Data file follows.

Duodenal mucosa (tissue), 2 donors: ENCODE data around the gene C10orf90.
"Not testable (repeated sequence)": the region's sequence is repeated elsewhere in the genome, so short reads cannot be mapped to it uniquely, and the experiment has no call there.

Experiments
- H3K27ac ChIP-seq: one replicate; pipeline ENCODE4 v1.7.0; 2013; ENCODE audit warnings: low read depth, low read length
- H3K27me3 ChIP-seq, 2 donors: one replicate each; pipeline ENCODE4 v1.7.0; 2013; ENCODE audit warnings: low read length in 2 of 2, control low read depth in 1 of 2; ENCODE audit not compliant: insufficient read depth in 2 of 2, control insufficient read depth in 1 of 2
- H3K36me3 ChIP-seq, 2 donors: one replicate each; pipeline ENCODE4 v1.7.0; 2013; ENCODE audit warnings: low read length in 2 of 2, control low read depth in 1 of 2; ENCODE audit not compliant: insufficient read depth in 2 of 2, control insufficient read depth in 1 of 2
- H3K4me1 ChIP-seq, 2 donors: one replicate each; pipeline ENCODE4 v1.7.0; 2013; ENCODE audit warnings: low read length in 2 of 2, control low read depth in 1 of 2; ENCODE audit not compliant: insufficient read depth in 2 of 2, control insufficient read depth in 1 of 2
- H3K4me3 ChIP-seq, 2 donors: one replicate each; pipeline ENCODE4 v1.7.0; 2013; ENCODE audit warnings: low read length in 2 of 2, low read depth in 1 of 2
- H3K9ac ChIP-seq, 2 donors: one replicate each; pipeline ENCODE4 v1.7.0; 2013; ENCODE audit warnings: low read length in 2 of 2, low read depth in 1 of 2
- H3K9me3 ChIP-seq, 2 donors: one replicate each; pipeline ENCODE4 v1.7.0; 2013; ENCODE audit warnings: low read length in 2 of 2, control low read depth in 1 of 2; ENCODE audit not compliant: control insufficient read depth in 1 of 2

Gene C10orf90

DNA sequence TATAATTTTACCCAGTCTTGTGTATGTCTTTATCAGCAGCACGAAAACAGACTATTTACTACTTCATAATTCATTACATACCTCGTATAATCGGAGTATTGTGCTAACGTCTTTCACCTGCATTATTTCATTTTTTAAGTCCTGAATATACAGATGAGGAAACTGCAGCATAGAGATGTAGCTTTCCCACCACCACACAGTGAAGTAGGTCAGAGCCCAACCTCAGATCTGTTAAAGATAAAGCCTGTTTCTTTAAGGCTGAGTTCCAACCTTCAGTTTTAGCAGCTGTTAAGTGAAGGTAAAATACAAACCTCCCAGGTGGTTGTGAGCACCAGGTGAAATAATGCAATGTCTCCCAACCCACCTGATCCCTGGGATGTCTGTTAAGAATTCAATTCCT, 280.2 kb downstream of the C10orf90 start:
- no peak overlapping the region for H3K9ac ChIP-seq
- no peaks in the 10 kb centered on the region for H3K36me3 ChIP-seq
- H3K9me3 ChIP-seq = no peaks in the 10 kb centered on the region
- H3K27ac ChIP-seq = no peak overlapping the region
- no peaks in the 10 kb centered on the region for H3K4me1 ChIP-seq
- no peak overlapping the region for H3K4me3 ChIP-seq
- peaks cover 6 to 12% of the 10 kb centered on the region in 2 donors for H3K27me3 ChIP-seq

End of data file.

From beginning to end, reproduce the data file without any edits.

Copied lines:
Duodenal mucosa (tissue), 2 donors: ENCODE data around the gene C10orf90.
"Not testable (repeated sequence)": the region's sequence is repeated elsewhere in the genome, so short reads cannot be mapped to it uniquely, and the experiment has no call there.

Experiments
- H3K27ac ChIP-seq: one replicate; pipeline ENCODE4 v1.7.0; 2013; ENCODE audit warnings: low read depth, low read length
- H3K27me3 ChIP-seq, 2 donors: one replicate each; pipeline ENCODE4 v1.7.0; 2013; ENCODE audit warnings: low read length in 2 of 2, control low read depth in 1 of 2; ENCODE audit not compliant: insufficient read depth in 2 of 2, control insufficient read depth in 1 of 2
- H3K36me3 ChIP-seq, 2 donors: one replicate each; pipeline ENCODE4 v1.7.0; 2013; ENCODE audit warnings: low read length in 2 of 2, control low read depth in 1 of 2; ENCODE audit not compliant: insufficient read depth in 2 of 2, control insufficient read depth in 1 of 2
- H3K4me1 ChIP-seq, 2 donors: one replicate each; pipeline ENCODE4 v1.7.0; 2013; ENCODE audit warnings: low read length in 2 of 2, control low read depth in 1 of 2; ENCODE audit not compliant: insufficient read depth in 2 of 2, control insufficient read depth in 1 of 2
- H3K4me3 ChIP-seq, 2 donors: one replicate each; pipeline ENCODE4 v1.7.0; 2013; ENCODE audit warnings: low read length in 2 of 2, low read depth in 1 of 2
- H3K9ac ChIP-seq, 2 donors: one replicate each; pipeline ENCODE4 v1.7.0; 2013; ENCODE audit warnings: low read length in 2 of 2, low read depth in 1 of 2
- H3K9me3 ChIP-seq, 2 donors: one replicate each; pipeline ENCODE4 v1.7.0; 2013; ENCODE audit warnings: low read length in 2 of 2, control low read depth in 1 of 2; ENCODE audit not compliant: control insufficient read depth in 1 of 2

Gene C10orf90

DNA sequence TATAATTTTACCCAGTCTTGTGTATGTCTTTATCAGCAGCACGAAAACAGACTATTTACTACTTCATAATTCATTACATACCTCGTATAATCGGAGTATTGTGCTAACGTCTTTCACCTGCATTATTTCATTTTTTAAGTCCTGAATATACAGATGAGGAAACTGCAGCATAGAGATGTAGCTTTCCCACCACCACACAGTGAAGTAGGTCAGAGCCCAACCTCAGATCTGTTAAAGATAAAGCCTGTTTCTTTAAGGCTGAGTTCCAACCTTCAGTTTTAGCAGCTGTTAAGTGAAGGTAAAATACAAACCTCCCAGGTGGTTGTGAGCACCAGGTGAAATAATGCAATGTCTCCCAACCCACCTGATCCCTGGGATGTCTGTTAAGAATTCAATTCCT, 280.2 kb downstream of the C10orf90 start:
- no peak overlapping the region for H3K9ac ChIP-seq
- no peaks in the 10 kb centered on the region for H3K36me3 ChIP-seq
- H3K9me3 ChIP-seq = no peaks in the 10 kb centered on the region
- H3K27ac ChIP-seq = no peak overlapping the region
- no peaks in the 10 kb centered on the region for H3K4me1 ChIP-seq
- no peak overlapping the region for H3K4me3 ChIP-seq
- peaks cover 6 to 12% of the 10 kb centered on the region in 2 donors for H3K27me3 ChIP-seq